. . . This morning, I’m leaning on my favorite set of forgiving flies — just a handful of patterns I’ve noticed that our notoriously picky trout are more willing to move for and eat. These are patterns that draw attention and perhaps curiosity, but also don’t cause many refusals.

It’s Not Luck

It’s Not Luck

The willingness to meet luck wherever it stands, to accept what comes and fish regardless, is the fundamental attribute of die hard anglers, regardless of their region or the species they chase. We fish because we can, because we’re alive, willing and able, and because we mean to beat bad luck just as we did the last time it showed up.

What do you think?

Be part of the Troutbitten community of ideas.
Be helpful. And be nice.

22 Comments

  1. Had tyo be the absolute best feeling in the world! Touching!

    Reply
    • The best feeling ever teaching your son to fish and finding him exceeding your expectations!

      Reply
  2. Aiden’s a lucky kid, and you’re a lucky father.

    Reply
    • Thanks, buddy. I’m definitely the lucky one. He’s a great kid, and I learn things from him every day.

      Reply
  3. Domenick….BEST ARTICLE EVER!!…..I teach in an elementary school and what you said with your son Aiden is absolutely the best description of a “moment” that I have ever had the pleasure to read…..thank you for sharing ….and thank you for providing troutbitten….my guilty pleasure during lunch time wishing I was fishing!

    Reply
  4. That is great stuff!

    Reply
  5. This is why we keep reading and fishing. Nicely done! in all respects.

    Reply
  6. Love this article…hits you right in the heart. I am curious where you get waders that small?

    Reply
  7. Hi Dom, great story about your son Aiden and his first brown trout! A real bright spot. I’ll share with my 4 year old grandson who LOVEs to fish.

    Reply
  8. What a wonderful story – as much as I enjoy all that you write, my favorites are your stories like these…keep ‘me coming!

    Reply
  9. It just doesn’t get better than that! Congrats kid! And congrats Dad!

    Reply
  10. What a great story. Makes me proud of Aiden and you too. And we’re not even related! LOL! Lucky dad, lucky lad. May it last for decades.

    Reply
  11. Very cool both Aiden and you as dad.
    Both of you will cherish forever!!

    Reply
  12. Absolutely wonderful story Dom. A cherished moment between you & Aiden that will last a lifetime.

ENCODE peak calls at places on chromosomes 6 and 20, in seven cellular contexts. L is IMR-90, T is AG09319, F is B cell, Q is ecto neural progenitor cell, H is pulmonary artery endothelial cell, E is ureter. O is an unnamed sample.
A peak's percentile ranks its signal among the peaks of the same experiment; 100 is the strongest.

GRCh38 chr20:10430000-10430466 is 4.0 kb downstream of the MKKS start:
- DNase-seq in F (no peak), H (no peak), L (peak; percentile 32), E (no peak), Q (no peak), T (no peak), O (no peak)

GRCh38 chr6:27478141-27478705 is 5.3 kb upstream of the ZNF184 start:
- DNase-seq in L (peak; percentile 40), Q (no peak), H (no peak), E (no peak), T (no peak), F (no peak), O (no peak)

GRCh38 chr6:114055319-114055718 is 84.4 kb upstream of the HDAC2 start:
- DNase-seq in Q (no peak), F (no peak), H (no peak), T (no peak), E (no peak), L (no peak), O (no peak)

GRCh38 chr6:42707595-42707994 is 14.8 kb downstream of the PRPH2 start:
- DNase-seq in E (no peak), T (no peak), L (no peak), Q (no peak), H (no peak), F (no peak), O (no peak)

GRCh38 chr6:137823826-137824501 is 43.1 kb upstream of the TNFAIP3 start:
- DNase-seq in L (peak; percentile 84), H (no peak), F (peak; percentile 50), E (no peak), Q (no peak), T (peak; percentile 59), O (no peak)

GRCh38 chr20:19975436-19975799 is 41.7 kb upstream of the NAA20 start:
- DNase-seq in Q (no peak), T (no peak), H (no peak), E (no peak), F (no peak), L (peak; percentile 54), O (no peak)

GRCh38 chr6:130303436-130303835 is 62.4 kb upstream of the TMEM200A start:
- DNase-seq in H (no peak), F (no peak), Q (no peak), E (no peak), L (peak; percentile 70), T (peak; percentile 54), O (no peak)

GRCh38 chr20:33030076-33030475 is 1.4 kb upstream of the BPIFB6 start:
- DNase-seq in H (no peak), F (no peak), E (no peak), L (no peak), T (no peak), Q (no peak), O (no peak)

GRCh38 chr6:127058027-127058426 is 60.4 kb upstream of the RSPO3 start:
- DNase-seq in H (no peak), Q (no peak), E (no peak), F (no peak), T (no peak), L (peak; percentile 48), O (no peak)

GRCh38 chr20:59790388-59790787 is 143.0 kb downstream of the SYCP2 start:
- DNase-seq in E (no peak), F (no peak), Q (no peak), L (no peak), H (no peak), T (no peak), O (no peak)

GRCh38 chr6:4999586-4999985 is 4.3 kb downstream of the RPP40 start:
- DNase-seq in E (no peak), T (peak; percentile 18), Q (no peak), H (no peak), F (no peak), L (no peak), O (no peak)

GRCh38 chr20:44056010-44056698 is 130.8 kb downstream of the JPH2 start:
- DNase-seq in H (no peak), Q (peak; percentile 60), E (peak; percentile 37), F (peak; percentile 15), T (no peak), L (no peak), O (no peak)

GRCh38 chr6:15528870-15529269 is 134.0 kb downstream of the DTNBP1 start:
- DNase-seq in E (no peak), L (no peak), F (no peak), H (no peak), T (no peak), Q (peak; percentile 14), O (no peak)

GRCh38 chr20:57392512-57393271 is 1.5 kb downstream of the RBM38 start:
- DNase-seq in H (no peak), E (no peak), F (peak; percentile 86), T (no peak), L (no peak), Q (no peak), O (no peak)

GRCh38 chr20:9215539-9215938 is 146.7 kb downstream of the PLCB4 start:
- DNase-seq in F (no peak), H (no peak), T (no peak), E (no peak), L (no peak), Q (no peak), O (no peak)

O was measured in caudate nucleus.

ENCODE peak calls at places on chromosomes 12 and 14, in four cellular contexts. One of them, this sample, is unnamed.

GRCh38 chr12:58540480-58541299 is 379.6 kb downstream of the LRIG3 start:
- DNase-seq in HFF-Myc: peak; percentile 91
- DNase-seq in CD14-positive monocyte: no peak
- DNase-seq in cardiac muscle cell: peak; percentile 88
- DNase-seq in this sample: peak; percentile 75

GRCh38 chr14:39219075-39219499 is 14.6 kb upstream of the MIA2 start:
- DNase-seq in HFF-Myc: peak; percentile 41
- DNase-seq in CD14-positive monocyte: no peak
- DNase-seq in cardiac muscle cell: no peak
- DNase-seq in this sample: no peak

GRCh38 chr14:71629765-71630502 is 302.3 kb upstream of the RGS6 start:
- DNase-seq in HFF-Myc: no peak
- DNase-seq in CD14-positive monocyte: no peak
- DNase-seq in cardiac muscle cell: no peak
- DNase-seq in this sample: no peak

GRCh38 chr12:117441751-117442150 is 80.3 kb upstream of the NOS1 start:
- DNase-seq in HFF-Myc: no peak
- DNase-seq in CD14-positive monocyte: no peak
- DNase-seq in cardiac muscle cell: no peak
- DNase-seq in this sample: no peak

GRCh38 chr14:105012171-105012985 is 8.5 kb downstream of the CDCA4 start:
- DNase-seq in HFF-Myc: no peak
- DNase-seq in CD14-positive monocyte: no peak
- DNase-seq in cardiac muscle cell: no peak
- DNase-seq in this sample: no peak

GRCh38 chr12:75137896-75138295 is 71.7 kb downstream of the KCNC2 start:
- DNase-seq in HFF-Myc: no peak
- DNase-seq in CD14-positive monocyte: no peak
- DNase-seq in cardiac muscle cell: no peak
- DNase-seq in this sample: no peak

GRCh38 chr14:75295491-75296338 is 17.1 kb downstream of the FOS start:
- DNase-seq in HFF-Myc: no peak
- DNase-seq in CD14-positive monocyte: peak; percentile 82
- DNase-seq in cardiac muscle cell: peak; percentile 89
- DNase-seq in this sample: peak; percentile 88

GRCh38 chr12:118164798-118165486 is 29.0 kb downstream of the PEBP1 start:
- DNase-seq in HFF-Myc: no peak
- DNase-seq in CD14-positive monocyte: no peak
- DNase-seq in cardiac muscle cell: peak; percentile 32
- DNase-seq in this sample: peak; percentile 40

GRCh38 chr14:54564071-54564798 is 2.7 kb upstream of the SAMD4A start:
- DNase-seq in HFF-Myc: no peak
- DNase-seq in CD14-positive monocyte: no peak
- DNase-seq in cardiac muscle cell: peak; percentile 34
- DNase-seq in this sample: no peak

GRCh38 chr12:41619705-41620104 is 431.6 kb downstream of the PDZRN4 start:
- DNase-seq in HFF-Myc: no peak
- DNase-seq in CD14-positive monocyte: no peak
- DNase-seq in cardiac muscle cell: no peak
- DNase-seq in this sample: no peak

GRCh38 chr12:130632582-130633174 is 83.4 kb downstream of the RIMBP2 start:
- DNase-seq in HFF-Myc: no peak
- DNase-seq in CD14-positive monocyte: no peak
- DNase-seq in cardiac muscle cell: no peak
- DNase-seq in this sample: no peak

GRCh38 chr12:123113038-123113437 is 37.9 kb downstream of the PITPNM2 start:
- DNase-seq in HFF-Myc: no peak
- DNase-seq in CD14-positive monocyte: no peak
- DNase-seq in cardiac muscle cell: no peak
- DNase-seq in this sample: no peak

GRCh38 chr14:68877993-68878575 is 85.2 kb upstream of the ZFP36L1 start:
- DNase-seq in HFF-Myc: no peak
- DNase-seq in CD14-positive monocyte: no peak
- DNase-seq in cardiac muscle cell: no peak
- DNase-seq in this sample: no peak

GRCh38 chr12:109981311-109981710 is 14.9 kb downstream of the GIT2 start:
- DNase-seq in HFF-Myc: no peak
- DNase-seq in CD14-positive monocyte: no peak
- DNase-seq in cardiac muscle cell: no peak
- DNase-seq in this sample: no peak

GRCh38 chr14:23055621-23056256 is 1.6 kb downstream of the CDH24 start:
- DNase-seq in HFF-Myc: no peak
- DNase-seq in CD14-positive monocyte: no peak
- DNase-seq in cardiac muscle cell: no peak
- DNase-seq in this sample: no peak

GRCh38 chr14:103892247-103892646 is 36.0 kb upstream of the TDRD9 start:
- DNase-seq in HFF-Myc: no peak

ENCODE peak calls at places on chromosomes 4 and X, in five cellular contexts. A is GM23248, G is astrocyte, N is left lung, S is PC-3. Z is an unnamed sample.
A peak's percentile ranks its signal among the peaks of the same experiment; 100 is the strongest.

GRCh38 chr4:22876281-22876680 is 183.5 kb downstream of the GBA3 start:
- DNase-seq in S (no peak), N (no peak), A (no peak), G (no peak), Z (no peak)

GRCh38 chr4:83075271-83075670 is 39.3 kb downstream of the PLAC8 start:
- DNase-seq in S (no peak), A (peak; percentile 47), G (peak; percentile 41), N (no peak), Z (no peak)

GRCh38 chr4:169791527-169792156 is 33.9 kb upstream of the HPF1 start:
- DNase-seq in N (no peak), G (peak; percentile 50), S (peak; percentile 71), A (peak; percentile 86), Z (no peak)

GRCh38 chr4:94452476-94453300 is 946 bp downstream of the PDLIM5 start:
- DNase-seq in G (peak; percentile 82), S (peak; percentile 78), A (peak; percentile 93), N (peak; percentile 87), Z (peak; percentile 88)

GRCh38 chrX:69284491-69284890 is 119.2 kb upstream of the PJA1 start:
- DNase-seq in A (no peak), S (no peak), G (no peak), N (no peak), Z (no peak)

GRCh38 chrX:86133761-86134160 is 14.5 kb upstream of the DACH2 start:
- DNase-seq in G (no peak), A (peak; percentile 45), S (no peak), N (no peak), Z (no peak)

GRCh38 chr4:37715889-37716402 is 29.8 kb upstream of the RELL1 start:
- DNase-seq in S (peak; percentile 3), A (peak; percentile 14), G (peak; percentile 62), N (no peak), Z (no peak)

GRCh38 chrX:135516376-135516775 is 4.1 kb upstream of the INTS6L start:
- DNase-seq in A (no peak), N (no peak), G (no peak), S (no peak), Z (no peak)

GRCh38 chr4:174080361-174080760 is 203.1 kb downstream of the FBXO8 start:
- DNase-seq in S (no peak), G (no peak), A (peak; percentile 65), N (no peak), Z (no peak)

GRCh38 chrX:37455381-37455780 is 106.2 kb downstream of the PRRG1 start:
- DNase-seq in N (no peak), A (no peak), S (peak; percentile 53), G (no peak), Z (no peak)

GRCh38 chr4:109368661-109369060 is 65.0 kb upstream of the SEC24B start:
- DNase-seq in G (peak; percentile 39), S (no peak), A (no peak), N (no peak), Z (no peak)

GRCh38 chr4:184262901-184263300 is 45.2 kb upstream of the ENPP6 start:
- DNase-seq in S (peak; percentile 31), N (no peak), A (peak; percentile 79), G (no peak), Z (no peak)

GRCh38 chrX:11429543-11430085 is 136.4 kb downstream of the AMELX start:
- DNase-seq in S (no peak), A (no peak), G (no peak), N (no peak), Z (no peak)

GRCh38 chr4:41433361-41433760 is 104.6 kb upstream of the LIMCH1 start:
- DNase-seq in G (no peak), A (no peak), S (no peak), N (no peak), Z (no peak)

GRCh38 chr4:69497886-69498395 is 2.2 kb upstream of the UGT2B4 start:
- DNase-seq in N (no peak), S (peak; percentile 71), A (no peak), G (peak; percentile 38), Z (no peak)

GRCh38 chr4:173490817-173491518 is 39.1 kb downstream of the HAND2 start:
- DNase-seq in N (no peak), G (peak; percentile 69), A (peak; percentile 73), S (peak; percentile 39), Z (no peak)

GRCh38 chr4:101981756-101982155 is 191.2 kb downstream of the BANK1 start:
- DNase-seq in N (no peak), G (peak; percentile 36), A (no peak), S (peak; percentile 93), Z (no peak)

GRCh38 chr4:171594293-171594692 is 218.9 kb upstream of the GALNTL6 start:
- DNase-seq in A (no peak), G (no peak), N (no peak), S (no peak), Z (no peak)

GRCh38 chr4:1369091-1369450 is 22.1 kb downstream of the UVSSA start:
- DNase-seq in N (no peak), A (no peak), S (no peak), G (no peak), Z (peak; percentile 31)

Reply
  13. What a great father-son story. I’m sure there have been many more fish caught since you wrote this five years ago, but this is one you will always cherish, and neither of you will forget.

    Please continue on, teaching your boys all you know about the outdoors, and the stewards we must be.

    Thanks for the inspiring story.

    Reply
  14. Great story and pictures Dom. I love the hat he is wearing too. Probably older than he is.
    I bet you have a dozen stories and meaningful to you and him, but the photo tells it all. Aiden might be hooked new too.

    Reply
  15. Hey Dom,

    I was fishing this weekend with my son, who’s 8.
    He has is ups and downs with fishing and this weekend was no different.
    But about 30 minutes after I started fishing walked away from his video games to come out and see how I was doing on the water.

    I called him over, made a quick short cast, and handed him the rod.
    I told him, “bring it in yourself this time. Just take your time and pay attention. Let me know if you need my help.”
    Then I stood back.
    Seconds later, he hooked a pretty white perch, about 8″ and brought him to the dock all by himself.
    I held the line while he unhooked the fish, patted his head and set him free.
    The smile and sense of pride was priceless.
    Reading your story just drover home the point that times like these are the ones we live for. And will member forever.
    Thanks for putting your experiences into words for us to share.

    Reply

Submit a Comment

Your email address will not be published. Required fields are marked *

Recent Articles

Recent Posts

Domenick Swentosky

Central Pennsylvania

Hi. I’m a father of two young boys, a husband, author, fly fishing guide and a musician. I fish for wild brown trout in the cool limestone waters of Central Pennsylvania year round. This is my home, and I love it. Friends. Family. And the river.

Pin It on Pinterest